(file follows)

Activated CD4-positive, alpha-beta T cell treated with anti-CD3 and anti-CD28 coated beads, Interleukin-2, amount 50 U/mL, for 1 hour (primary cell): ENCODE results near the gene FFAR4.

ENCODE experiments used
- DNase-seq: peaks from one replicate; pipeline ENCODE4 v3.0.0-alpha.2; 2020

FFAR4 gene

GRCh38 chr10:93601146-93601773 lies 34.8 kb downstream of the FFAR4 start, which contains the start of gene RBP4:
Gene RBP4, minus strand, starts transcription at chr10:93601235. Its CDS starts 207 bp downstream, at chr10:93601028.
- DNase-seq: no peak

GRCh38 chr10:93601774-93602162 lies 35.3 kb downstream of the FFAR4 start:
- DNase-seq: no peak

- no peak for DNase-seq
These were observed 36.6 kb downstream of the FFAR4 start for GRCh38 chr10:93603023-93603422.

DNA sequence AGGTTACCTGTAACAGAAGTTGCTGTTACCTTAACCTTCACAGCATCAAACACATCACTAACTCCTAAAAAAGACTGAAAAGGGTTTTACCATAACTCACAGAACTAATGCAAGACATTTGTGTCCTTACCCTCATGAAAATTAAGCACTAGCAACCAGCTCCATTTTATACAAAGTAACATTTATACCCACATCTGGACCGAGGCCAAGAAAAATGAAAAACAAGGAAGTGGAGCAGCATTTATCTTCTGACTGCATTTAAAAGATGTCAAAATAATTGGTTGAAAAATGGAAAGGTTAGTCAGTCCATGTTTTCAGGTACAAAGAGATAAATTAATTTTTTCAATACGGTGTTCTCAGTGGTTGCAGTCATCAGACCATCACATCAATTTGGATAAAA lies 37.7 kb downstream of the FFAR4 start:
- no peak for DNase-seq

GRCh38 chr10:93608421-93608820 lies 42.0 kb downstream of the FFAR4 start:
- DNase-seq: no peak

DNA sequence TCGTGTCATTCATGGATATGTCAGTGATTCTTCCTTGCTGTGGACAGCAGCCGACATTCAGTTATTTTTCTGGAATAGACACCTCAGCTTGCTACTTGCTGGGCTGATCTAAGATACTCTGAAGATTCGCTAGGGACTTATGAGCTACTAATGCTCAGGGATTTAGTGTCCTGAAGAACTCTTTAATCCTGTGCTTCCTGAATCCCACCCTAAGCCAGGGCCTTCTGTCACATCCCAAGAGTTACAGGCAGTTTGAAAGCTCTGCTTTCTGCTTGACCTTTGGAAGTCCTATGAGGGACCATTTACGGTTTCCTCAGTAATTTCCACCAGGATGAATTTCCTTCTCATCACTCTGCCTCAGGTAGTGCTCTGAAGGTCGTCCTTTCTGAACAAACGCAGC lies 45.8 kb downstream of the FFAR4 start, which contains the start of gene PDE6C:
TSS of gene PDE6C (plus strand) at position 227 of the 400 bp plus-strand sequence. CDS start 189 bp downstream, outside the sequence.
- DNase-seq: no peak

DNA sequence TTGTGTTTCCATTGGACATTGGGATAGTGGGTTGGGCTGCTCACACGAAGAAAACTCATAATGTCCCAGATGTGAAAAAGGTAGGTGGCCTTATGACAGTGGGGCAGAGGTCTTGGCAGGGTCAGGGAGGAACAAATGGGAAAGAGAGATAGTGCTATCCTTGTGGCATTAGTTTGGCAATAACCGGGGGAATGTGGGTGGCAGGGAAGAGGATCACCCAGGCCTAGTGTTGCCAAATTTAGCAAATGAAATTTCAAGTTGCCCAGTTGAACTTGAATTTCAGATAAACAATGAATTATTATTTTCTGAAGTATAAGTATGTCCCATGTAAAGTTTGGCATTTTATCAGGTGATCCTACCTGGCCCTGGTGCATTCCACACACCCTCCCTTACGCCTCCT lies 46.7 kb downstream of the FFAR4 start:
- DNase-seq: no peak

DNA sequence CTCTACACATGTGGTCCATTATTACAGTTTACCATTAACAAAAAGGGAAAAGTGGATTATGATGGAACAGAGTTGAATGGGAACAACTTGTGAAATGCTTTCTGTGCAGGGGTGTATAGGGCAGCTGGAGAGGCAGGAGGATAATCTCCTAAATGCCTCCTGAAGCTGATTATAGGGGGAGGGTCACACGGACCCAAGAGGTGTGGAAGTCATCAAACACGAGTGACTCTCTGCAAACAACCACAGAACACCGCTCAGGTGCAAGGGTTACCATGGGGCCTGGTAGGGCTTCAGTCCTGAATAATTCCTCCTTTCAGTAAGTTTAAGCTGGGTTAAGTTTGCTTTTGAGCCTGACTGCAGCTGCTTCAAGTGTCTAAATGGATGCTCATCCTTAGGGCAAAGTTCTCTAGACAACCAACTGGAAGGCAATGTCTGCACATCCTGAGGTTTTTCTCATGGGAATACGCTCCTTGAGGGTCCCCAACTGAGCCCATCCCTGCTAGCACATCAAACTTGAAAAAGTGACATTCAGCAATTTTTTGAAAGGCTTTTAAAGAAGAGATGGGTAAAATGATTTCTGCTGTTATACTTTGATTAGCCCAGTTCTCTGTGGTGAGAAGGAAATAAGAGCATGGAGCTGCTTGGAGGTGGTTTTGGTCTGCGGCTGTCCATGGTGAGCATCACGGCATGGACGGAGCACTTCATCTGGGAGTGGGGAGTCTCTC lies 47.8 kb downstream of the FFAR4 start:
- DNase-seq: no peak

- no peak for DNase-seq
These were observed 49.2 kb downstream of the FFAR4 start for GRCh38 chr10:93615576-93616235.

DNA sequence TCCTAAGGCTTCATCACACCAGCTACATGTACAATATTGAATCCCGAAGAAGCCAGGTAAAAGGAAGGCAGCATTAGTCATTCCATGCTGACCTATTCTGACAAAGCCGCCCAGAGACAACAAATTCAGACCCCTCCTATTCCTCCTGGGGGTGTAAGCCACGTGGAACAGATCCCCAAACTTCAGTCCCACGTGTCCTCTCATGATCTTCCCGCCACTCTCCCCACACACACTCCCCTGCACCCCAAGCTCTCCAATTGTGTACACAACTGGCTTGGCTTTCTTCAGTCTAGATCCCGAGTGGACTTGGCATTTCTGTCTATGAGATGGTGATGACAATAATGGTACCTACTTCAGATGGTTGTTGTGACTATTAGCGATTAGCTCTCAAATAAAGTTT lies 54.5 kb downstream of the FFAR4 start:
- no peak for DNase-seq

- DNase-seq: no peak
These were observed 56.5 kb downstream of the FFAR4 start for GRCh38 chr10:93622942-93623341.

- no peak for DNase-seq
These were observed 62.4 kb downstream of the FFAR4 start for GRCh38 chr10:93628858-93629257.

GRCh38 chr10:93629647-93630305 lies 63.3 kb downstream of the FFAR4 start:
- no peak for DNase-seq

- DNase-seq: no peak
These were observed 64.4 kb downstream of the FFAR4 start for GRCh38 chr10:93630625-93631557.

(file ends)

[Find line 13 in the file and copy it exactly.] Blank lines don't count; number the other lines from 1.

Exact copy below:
- no peak for DNase-seq